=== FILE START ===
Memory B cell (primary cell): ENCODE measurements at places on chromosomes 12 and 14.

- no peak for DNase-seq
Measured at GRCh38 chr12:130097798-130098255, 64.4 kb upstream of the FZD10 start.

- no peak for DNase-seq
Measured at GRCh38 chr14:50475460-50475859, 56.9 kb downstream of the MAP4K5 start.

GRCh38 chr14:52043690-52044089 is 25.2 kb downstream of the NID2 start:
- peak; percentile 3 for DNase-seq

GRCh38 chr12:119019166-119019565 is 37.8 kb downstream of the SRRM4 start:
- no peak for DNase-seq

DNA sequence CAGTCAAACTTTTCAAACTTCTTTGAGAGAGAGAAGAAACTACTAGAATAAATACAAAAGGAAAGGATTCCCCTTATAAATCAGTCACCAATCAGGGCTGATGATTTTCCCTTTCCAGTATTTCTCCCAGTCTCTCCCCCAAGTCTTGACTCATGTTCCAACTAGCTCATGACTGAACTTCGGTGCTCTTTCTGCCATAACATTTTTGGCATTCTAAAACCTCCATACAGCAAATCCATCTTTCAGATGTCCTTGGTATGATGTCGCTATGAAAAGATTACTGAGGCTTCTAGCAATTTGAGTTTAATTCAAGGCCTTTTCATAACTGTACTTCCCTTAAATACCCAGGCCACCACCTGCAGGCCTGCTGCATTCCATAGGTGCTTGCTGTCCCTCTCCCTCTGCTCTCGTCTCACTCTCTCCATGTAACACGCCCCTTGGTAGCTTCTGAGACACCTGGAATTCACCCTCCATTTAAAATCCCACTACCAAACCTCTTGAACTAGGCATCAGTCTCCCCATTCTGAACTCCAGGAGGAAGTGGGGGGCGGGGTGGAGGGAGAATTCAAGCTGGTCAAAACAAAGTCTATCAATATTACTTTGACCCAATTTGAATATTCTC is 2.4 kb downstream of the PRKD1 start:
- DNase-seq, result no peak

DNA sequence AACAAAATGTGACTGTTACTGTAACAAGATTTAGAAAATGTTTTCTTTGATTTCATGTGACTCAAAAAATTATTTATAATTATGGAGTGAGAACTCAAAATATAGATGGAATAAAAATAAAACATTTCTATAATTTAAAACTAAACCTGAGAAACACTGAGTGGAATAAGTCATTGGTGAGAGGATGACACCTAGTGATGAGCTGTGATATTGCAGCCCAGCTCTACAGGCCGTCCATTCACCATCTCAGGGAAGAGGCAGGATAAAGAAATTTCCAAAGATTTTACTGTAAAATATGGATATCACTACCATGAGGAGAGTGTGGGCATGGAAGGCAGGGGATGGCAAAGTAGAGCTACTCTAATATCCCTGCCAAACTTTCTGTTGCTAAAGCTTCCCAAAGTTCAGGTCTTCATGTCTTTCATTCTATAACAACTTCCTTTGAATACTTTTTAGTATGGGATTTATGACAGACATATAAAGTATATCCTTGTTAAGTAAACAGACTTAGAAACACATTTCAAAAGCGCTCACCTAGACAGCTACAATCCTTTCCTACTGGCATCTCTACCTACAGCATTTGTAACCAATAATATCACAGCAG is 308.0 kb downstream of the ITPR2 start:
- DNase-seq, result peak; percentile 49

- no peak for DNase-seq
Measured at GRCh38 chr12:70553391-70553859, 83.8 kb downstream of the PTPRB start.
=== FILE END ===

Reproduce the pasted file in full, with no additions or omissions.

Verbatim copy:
Memory B cell (primary cell): ENCODE measurements at places on chromosomes 12 and 14.

- no peak for DNase-seq
Measured at GRCh38 chr12:130097798-130098255, 64.4 kb upstream of the FZD10 start.

- no peak for DNase-seq
Measured at GRCh38 chr14:50475460-50475859, 56.9 kb downstream of the MAP4K5 start.

GRCh38 chr14:52043690-52044089 is 25.2 kb downstream of the NID2 start:
- peak; percentile 3 for DNase-seq

GRCh38 chr12:119019166-119019565 is 37.8 kb downstream of the SRRM4 start:
- no peak for DNase-seq

DNA sequence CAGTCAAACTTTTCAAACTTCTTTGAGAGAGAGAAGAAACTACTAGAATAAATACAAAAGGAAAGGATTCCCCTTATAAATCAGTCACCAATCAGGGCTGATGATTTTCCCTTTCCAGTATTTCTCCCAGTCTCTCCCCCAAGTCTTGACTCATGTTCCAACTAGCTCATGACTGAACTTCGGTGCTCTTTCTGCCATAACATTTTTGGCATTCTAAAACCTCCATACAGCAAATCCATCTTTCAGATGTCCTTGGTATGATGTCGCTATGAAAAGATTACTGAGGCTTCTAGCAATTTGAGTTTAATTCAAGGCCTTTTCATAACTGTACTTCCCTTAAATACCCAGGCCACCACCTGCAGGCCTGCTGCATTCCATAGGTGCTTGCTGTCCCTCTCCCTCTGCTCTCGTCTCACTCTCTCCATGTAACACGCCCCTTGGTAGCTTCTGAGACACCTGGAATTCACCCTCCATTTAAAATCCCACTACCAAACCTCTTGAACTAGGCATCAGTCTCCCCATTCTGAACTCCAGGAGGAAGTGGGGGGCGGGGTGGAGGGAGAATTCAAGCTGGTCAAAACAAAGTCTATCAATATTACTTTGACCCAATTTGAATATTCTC is 2.4 kb downstream of the PRKD1 start:
- DNase-seq, result no peak

DNA sequence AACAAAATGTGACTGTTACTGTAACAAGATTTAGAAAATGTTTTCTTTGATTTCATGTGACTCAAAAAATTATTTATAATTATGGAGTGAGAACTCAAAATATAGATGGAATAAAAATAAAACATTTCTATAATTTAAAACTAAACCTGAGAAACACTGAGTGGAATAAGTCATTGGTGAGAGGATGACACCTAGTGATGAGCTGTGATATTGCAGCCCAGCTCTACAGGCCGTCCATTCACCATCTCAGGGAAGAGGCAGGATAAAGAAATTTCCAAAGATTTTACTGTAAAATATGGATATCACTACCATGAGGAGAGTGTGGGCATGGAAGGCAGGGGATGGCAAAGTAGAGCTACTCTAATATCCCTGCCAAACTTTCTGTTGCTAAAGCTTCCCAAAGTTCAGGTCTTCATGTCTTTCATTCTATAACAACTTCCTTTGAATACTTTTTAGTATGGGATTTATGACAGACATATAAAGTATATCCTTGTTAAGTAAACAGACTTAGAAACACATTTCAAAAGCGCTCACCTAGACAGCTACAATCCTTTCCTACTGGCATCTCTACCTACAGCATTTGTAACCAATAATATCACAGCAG is 308.0 kb downstream of the ITPR2 start:
- DNase-seq, result peak; percentile 49

- no peak for DNase-seq
Measured at GRCh38 chr12:70553391-70553859, 83.8 kb downstream of the PTPRB start.